House speaker Nancy Pelosi has not wavered from her position on impeaching Donald Trump, which can be fairly summarized as "Maybe, but not yet." This cautious approach, so far, reflects the mood of the majority of her caucus, where 69 of its 235 members or 29 percent—mostly occupants of reliably blue seats—had openly expressed their support for a formal impeachment inquiry. Several, including Michigan's Rashida Tlaib and California's Maxine Waters, did so before the Mueller report's release in April; others, including New York congresswoman Alexandria Ocasio-Cortez, made up their minds shortly afterwards.
But this week, a pair of freshman Democrats who flipped two all-important swing districts last fall, Katie Porter of California and Sean Casten of Illinois, declared for the first time that they, too, are ready to invoke the constitutionally-prescribed method of holding a president accountable. In a video posted on Monday, Porter said she arrived at her decision only after "weeks of study, deliberation, and conversations" with her constituents in Orange County. The former law professor and protégé of Elizabeth Warren—who was the first Democratic presidential candidate to come out on impeachment—emphasized that she did not run for office intending to impeach the president. "But when faced with a crisis of this magnitude," she explained, "I cannot with a clean conscience ignore my duty to defend the Constitution."
Casten echoed this disclaimer-and-conclusion combination in a statement Thursday morning. "I ran to fight climate change, push for commonsense gun reform, uphold women’s right to choose, and strengthen our economy," he wrote. "But when our President displays blatant disregard for the law and undermines the fundamentals of our democratic institutions, it’s in our duty to use all of the tools at our disposal to uncover the whole truth." His announcement followed that of his fellow Illinois representative, House chief deputy whip Jan Schakowsky, who came out in favor of impeachment a day earlier. Schakowsky's seat is safe, but a close Pelosi ally and member of the Democratic leadership team is a significant addition to the pro-impeachment cohort.
Casten and Porter join New Jersey representative Tom Malinowski, who also took down a Republican incumbent in 2018, as the only three Democrats in vulnerable districts to back impeachment. (Michigan's Justin Amash, a Tea Partier who helped found the ultraconservative Freedom Caucus, remains the lone Republican to break ranks on the subject, and quickly earned a primary challenger next year as a result.) "There has to be some institution in our government that is willing to say this matters," Malinowski told the New Jersey Star-Ledger editorial board last month. "Some institution has to hold that line. Because if nobody holds that line, there is no line."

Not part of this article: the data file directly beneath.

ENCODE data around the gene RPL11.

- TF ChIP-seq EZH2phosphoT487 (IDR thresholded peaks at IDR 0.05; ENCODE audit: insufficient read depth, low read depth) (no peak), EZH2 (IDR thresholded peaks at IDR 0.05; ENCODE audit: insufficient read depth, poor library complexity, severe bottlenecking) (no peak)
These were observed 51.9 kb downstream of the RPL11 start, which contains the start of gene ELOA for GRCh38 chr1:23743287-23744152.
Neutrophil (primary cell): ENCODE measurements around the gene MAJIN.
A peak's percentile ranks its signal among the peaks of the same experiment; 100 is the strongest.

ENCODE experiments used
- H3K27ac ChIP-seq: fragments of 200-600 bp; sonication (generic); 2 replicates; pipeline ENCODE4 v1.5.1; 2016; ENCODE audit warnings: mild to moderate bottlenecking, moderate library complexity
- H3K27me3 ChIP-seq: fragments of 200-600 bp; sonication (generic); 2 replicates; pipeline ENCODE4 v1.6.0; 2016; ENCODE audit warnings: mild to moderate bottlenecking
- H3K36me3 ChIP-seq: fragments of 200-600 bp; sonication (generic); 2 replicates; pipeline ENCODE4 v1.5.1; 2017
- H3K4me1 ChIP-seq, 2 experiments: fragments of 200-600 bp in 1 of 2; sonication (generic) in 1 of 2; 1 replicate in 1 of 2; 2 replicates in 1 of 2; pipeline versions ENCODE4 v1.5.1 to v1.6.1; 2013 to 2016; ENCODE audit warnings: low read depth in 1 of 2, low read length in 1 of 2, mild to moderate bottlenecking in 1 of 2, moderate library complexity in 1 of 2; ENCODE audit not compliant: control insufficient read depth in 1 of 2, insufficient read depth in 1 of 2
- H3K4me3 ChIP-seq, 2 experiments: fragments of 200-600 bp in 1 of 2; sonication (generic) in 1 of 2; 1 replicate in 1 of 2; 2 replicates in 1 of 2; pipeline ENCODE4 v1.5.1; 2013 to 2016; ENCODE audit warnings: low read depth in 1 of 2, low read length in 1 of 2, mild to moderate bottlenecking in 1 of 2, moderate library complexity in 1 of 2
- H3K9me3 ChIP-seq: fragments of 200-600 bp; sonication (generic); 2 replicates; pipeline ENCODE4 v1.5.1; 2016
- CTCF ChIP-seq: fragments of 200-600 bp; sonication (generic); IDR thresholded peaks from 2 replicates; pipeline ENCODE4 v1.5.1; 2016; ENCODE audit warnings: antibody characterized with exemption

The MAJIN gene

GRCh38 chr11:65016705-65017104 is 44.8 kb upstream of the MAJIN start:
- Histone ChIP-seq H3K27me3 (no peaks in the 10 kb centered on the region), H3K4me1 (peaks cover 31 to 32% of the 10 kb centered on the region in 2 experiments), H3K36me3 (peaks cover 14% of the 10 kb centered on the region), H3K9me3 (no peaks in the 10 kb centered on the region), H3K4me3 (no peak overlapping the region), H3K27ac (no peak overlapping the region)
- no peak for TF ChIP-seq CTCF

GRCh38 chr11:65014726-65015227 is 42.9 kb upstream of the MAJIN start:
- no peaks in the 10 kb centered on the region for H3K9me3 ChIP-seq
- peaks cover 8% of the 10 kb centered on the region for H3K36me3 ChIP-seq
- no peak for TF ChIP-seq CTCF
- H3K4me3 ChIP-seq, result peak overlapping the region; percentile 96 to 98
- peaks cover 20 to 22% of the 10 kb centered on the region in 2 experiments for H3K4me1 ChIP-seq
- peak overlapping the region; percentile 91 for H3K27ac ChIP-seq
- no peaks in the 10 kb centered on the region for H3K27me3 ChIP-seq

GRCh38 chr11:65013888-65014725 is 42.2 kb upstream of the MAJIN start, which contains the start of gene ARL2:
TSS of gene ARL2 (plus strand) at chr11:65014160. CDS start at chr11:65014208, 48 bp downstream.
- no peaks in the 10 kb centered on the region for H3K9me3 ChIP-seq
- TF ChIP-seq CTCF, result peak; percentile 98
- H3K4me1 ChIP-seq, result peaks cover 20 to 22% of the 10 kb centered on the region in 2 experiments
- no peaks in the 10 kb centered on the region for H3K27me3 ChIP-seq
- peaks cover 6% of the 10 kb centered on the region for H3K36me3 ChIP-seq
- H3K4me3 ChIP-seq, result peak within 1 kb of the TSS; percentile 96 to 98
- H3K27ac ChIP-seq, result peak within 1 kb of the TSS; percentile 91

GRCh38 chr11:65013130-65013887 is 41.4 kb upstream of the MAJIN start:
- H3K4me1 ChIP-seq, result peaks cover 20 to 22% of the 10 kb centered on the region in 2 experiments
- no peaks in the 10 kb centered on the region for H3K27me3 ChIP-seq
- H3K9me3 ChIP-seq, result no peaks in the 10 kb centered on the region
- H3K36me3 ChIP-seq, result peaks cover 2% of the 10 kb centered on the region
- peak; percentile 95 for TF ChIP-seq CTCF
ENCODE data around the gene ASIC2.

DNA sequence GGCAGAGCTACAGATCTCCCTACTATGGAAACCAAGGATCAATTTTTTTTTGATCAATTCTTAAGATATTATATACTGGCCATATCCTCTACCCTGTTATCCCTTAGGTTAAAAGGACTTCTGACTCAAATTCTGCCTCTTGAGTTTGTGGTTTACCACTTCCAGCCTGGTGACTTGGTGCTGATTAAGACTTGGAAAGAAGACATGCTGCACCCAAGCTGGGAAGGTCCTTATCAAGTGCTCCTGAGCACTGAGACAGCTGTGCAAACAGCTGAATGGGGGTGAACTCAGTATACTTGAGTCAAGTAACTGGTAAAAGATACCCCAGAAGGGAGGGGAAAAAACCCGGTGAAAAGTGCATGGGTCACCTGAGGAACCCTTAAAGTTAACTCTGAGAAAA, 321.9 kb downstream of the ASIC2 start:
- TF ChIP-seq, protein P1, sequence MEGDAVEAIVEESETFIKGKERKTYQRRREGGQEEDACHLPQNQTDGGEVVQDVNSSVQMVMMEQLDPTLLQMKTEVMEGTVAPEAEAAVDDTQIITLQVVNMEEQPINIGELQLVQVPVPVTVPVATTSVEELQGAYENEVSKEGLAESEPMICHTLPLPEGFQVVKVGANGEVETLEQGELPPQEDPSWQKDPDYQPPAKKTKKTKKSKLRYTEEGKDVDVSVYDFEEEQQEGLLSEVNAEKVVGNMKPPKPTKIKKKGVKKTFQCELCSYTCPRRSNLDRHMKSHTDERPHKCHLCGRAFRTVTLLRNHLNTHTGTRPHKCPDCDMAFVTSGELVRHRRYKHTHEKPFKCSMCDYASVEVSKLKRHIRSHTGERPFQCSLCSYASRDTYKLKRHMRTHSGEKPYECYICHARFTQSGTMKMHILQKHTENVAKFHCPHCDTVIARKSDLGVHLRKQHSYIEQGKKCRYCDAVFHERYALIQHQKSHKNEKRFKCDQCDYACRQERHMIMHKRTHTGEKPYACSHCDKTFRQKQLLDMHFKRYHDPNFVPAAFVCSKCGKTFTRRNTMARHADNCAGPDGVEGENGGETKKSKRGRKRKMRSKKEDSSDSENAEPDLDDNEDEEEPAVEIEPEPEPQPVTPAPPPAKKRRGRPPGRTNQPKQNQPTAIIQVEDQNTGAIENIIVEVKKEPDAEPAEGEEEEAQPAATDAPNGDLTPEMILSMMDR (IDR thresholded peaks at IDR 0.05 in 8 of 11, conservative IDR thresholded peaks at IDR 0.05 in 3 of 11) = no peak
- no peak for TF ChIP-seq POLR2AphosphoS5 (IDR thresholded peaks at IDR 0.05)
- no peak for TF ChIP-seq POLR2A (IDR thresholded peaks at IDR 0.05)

Among Democratic voters, support for impeachment is getting stronger. A Politico/Morning Consult poll released this week found that two-thirds of registered Democrats believe Congress should begin impeachment proceedings, and 52 percent say doing so should be a "top priority." Both figures represent slight increases from a version of the same survey conducted back in April. Among self-identified strong Democrats, the majorities are even more impressive—74 percent and 58 percent, respectively.
Among independents, though—the voters whose support propelled Malinowski and Casten to victory, and who helped Porter win in a GOP stronghold that hadn't been represented by a Democrat since its creation in 1983—support for impeachment remains muted. In that same Politico/Morning Consult poll, 31 percent of independent respondents support impeachment, while 48 percent oppose it and 20 percent remain undecided. In places where the margins of victory are razor-thin every year, lawmakers must be pragmatic about their impeachment stance, since they cannot afford to alienate those critical yet less-enthusiastic voters as they seek to keep their jobs and preserve their party's House majority.
The positions of elected officials like Porter and Casten and Malinowski, though, reflect the historical reality that impeachment can drive public opinion as easily as public opinion can drive impeachment. In the 15 months between the beginning of the Senate Watergate hearings and Richard Nixon's resignation, support for impeaching him famously never rose above 50 percent until the week he actually left office.
Her public-facing cautiousness aside, at various points since the Mueller report's release, Pelosi has characterized Trump as "engaged in a cover-up" and "not fit" to serve as president; called his conduct "villainous to the Constitution of the United States"; and told colleagues she wants to see Trump "in prison" for his crimes. "If the goods are there, you must impeach," she told reporters on Wednesday morning. As more members defending purple seats crunch the numbers, examine the "goods," and decide it is politically safe—or, at the very least, politically defensible—to move forward with impeachment, House Democrats inch a little closer to drawing Pelosi's logical conclusion.
Originally Appeared on GQ